- Use only potting media that’s labeled for larger pots. I like using a blend of leaf mold compost, coconut coir, and perlite. Be careful not to use a blend with too much peat moss as it tends to compact and reduce root mass and water-holding capacity, preventing the plants from developing correctly.
- Regular feedings are pretty beneficial to good peppers. Most potting soil includes a two-week fertilizer charge, after which the plants must be fed, or their growth will decrease. Begin by applying a pelleted, timed-release fertilizer according to the label’s instructions for rate based on pot size. Begin watering weekly with a soluble fertilizer about two weeks after planting. You can use a balanced fertilizer with a 1-1-1 ratio until the plants begin to blossom (i.e., 20-20-20). Switch to a high potassium fertilizer after flowering begins. The majority of tomato fertilizers fall under this category.
- Organic producers can achieve comparable effects by combining fish emulsion, green sand, kelp, and bone meal. Feeding should be increased as the plants become more extensive. After 10-12 weeks, apply more timed-release fertilizer. Even with a robust conventional fertilizer program, there is good evidence to recommend using seaweed-based supplements.
- While insects are rarely a problem on peppers, aphids can quickly build up to dangerous proportions. Before spraying, look for Ladybird beetles and their larvae, as they typically appear just as the aphids are about to overwhelm your plants. Aphid numbers will reduce dramatically within days of the advent of Ladybird beetles. If you use a pesticide during this time, the beneficial insects (in this example, Ladybird beetles) will be destroyed.
- Peppers aren’t prone to many diseases except bacterial spotting, which can lead to rotting as the fruit grows. To avoid bacterial rots, apply a copper-based fungicide/bactericide every 7-10 days once the fruit matures.
- Harvest your peppers as soon as they are fully mature. This timely harvest enables the plant to redirect its resources to other fruits. If you leave rotten or overripe fruit on the plant, it will impair the quality of the other fruit. Leave the fruit on the plant until it is fully colored for the finest flavor.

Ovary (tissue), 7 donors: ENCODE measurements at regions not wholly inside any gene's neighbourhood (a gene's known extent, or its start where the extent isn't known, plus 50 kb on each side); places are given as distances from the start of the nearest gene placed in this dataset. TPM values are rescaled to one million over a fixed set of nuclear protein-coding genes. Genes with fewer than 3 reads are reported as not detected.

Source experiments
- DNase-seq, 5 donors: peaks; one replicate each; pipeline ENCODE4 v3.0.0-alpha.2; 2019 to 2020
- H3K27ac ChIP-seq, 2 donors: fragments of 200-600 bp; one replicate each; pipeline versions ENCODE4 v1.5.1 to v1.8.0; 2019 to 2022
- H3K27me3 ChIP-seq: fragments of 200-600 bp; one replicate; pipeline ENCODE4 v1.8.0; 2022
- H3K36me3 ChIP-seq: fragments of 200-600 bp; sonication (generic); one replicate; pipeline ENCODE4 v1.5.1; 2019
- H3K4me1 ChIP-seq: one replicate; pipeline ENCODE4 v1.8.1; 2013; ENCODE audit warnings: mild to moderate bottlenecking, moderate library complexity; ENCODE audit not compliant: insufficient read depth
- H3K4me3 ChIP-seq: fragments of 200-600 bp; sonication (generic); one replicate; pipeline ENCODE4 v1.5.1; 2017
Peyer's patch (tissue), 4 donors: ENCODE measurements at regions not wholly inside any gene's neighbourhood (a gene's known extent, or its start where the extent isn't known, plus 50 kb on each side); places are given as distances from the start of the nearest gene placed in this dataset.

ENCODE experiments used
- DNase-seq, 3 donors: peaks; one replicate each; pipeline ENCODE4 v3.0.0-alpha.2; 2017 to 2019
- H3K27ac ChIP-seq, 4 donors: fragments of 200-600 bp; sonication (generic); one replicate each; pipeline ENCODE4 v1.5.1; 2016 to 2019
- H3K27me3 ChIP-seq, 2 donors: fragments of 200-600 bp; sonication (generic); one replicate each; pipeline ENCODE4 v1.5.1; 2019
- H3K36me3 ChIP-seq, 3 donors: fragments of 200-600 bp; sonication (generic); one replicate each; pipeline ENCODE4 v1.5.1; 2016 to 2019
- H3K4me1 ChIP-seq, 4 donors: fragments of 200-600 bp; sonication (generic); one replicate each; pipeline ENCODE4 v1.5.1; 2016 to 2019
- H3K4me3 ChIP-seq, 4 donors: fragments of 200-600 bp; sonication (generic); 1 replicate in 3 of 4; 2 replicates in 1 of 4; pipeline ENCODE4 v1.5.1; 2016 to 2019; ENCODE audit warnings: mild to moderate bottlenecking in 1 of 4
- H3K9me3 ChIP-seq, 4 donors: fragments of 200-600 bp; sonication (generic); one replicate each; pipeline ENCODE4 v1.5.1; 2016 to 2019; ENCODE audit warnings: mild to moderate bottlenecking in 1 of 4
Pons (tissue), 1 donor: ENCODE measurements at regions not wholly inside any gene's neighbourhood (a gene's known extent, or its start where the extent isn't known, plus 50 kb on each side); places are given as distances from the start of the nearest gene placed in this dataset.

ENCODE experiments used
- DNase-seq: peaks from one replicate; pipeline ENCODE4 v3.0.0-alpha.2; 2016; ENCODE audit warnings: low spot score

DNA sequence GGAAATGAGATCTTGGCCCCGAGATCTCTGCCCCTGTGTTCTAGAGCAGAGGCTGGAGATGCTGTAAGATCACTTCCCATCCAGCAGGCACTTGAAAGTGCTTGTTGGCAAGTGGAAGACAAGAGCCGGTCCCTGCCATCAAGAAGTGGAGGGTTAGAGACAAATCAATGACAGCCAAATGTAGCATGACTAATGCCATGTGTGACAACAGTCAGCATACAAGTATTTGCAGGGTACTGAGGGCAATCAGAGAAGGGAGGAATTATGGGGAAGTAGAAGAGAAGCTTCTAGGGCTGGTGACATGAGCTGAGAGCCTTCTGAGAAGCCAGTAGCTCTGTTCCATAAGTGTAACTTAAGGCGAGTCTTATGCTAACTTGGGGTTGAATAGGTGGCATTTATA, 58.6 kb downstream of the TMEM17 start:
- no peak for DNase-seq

- Working with wet plants is one of the easiest ways for pathogens to spread. Make it a general rule not to work with plants that have water on the foliage.
9. Chillies are Great Ornamentals
Peppers make great ornamental plants giving color and texture to your garden – with edible fruit. Below are some favorites.
Chinese Five Color
With its many hues, the Chinese Five Color is a real show stopper that brings shades of purple and cream to the garden. Compact and easy to grow, these peppers mature like a rainbow in five colors and gain heat as they change color, turning from cream, purple, yellow, orange, and red.
The Chinese Five Color Pepper Plant grows over 4 feet tall and produces over 100 peppers per plant on average. These are great to eat raw and cooked, such as boiling, stir-frying, and roasting. You can even make salsa, dips, and hot sauces!
The Fish hot chili peppers are a feast for the eyes with the colorful young cream-colored peppers used to add a kick to the creamy sauces that topped seafood.
With heat and flavor similar to the Jalapeño and Cayenne, you’ll fall in love with this gem.
The Fish pepper plant is productive and produces high yields of these brilliant fruits. It is straightforward to grow in gardens and containers and ornamental with its pretty variegated leaves and colorful pods.